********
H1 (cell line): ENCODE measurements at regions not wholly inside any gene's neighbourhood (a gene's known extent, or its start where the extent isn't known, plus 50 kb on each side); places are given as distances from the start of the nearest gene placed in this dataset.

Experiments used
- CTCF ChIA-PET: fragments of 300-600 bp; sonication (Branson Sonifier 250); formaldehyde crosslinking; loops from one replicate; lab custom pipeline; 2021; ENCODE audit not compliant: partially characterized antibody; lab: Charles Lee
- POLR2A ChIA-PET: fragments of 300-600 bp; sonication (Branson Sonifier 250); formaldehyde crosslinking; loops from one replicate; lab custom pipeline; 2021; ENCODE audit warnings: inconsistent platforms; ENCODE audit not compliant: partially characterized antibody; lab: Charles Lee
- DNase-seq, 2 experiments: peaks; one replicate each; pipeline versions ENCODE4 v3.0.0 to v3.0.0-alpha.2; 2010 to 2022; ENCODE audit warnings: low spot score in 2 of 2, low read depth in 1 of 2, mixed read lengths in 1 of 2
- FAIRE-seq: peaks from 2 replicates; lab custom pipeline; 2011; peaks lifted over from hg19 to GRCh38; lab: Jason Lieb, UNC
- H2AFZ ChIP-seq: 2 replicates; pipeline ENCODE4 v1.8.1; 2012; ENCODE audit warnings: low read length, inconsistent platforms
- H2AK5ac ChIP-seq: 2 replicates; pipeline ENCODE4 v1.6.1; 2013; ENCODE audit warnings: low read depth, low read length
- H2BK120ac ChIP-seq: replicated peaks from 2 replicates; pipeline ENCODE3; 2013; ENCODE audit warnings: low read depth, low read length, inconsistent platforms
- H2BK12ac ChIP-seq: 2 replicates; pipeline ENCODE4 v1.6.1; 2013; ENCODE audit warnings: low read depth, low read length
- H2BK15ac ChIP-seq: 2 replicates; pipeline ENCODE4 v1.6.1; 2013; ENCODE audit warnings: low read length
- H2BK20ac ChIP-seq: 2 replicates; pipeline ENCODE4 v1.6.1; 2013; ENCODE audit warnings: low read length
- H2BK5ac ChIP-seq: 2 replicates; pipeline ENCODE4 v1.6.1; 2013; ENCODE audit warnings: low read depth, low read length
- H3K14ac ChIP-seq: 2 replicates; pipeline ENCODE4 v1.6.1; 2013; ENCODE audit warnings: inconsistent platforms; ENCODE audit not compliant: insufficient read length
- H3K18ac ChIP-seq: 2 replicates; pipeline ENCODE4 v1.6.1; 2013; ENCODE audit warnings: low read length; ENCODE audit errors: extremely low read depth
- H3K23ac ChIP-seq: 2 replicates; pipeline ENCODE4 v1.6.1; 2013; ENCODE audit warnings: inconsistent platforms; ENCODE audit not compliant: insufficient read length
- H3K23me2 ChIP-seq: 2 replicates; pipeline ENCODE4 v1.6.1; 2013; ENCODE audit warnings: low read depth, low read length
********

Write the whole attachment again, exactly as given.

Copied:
H1 (cell line): ENCODE measurements at regions not wholly inside any gene's neighbourhood (a gene's known extent, or its start where the extent isn't known, plus 50 kb on each side); places are given as distances from the start of the nearest gene placed in this dataset.

Experiments used
- CTCF ChIA-PET: fragments of 300-600 bp; sonication (Branson Sonifier 250); formaldehyde crosslinking; loops from one replicate; lab custom pipeline; 2021; ENCODE audit not compliant: partially characterized antibody; lab: Charles Lee
- POLR2A ChIA-PET: fragments of 300-600 bp; sonication (Branson Sonifier 250); formaldehyde crosslinking; loops from one replicate; lab custom pipeline; 2021; ENCODE audit warnings: inconsistent platforms; ENCODE audit not compliant: partially characterized antibody; lab: Charles Lee
- DNase-seq, 2 experiments: peaks; one replicate each; pipeline versions ENCODE4 v3.0.0 to v3.0.0-alpha.2; 2010 to 2022; ENCODE audit warnings: low spot score in 2 of 2, low read depth in 1 of 2, mixed read lengths in 1 of 2
- FAIRE-seq: peaks from 2 replicates; lab custom pipeline; 2011; peaks lifted over from hg19 to GRCh38; lab: Jason Lieb, UNC
- H2AFZ ChIP-seq: 2 replicates; pipeline ENCODE4 v1.8.1; 2012; ENCODE audit warnings: low read length, inconsistent platforms
- H2AK5ac ChIP-seq: 2 replicates; pipeline ENCODE4 v1.6.1; 2013; ENCODE audit warnings: low read depth, low read length
- H2BK120ac ChIP-seq: replicated peaks from 2 replicates; pipeline ENCODE3; 2013; ENCODE audit warnings: low read depth, low read length, inconsistent platforms
- H2BK12ac ChIP-seq: 2 replicates; pipeline ENCODE4 v1.6.1; 2013; ENCODE audit warnings: low read depth, low read length
- H2BK15ac ChIP-seq: 2 replicates; pipeline ENCODE4 v1.6.1; 2013; ENCODE audit warnings: low read length
- H2BK20ac ChIP-seq: 2 replicates; pipeline ENCODE4 v1.6.1; 2013; ENCODE audit warnings: low read length
- H2BK5ac ChIP-seq: 2 replicates; pipeline ENCODE4 v1.6.1; 2013; ENCODE audit warnings: low read depth, low read length
- H3K14ac ChIP-seq: 2 replicates; pipeline ENCODE4 v1.6.1; 2013; ENCODE audit warnings: inconsistent platforms; ENCODE audit not compliant: insufficient read length
- H3K18ac ChIP-seq: 2 replicates; pipeline ENCODE4 v1.6.1; 2013; ENCODE audit warnings: low read length; ENCODE audit errors: extremely low read depth
- H3K23ac ChIP-seq: 2 replicates; pipeline ENCODE4 v1.6.1; 2013; ENCODE audit warnings: inconsistent platforms; ENCODE audit not compliant: insufficient read length
- H3K23me2 ChIP-seq: 2 replicates; pipeline ENCODE4 v1.6.1; 2013; ENCODE audit warnings: low read depth, low read length